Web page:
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I just frost seeded some white dutch clover today. I searched the internet and what I found most interesting is that it is supposed to crowd out grasses and weeds because it is invasive, and does well in poor soil. Only time will tell.
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#3158873 - 02/10/13 04:35 PM Re: Rookie food plotting: Clover version 1.0 [Re: timberjack86]
Football Hunter
Non-Typical


Registered: 10/22/07
Posts: 25501
Loc: Wilson Co/Perry Co

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 Originally Posted By: timberjack86
I just frost seeded some white dutch clover today. I searched the internet and what I found most interesting is that it is supposed to crowd out grasses and weeds because it is invasive, and does well in poor soil. Only time will tell.
Interesting,let us know.
_________________________
The best day to plant a tree,IS TODAY!

You wont know,if you dont go!


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#3164154 - 02/14/13 04:52 PM Re: Rookie food plotting: Clover version 1.0 [Re: Football Hunter]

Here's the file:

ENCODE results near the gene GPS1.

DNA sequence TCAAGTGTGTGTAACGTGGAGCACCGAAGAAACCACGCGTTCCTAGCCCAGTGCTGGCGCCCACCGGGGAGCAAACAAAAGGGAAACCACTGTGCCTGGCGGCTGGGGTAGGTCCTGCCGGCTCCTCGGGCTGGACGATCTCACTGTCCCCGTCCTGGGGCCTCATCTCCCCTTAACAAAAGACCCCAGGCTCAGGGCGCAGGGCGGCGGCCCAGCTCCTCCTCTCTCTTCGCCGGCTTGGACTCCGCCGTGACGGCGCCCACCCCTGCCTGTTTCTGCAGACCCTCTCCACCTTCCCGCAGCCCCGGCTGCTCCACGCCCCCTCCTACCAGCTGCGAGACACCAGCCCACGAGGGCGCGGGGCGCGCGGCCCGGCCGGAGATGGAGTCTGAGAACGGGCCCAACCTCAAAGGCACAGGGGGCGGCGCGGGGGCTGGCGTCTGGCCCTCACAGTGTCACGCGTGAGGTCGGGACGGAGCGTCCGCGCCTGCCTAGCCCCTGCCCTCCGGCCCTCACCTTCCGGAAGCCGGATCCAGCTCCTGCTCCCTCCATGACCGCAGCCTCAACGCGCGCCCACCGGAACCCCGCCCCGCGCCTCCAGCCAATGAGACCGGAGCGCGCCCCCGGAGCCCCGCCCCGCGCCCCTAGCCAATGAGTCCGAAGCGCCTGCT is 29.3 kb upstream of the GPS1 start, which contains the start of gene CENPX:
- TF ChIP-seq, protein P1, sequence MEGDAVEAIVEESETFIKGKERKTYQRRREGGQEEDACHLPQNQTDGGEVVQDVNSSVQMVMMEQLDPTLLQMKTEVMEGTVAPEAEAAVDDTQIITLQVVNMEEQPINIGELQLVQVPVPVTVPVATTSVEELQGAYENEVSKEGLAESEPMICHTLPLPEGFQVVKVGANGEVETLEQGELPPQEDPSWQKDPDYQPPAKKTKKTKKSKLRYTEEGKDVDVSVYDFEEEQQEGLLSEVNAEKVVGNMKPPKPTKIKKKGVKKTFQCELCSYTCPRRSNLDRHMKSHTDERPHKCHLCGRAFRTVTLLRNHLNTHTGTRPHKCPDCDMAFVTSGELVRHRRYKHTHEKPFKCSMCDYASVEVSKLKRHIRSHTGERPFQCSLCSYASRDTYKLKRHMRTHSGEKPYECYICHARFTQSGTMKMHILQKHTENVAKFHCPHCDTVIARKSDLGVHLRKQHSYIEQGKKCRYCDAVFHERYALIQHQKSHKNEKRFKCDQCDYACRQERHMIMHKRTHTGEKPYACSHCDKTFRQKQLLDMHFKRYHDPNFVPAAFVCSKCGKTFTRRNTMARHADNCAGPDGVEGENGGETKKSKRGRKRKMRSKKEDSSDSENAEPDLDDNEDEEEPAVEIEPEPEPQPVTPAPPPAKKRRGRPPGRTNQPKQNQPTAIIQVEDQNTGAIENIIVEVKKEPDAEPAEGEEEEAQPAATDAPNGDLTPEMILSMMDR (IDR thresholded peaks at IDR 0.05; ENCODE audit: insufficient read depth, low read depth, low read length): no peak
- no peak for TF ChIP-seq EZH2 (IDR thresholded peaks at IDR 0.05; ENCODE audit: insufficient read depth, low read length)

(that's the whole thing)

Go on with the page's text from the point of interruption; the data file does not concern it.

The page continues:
timberjack86
14 Point


Registered: 06/20/11
Posts: 8085
Loc: Grundy county

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 Originally Posted By: Football Hunter
 Originally Posted By: timberjack86
I just frost seeded some white dutch clover today. I searched the internet and what I found most interesting is that it is supposed to crowd out grasses and weeds because it is invasive, and does well in poor soil. Only time will tell.
Interesting,let us know.
Will do!
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Team Run 'N Gunners

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#3164432 - 02/14/13 09:29 PM Re: Rookie food plotting: Clover version 1.0 [Re: brianZ7]
Boone 58
16 Point


Registered: 06/23/04
Posts: 15012
Loc: Food Plot

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Keeping the weeds/grass mowed to about 6" is a good way to keep the clover from being overtaken by huge weeds. i did this a few years back and the clover prospered better than just letting the fields go like we do on most of ours in the summer because maintenance is too high for us to keep up with..............we have 43 fields and we cant do it. We mainly plant ours for fall/winter benefits because for the months of dec-march these fields are never left alone at night......but with the oncoming budding of greenbriar and honeysuckle at the end of march/first week of april they leave them immediately and do not touch them. the wheat just grows and seeds and then the turkeys clean them up. then they need mowing.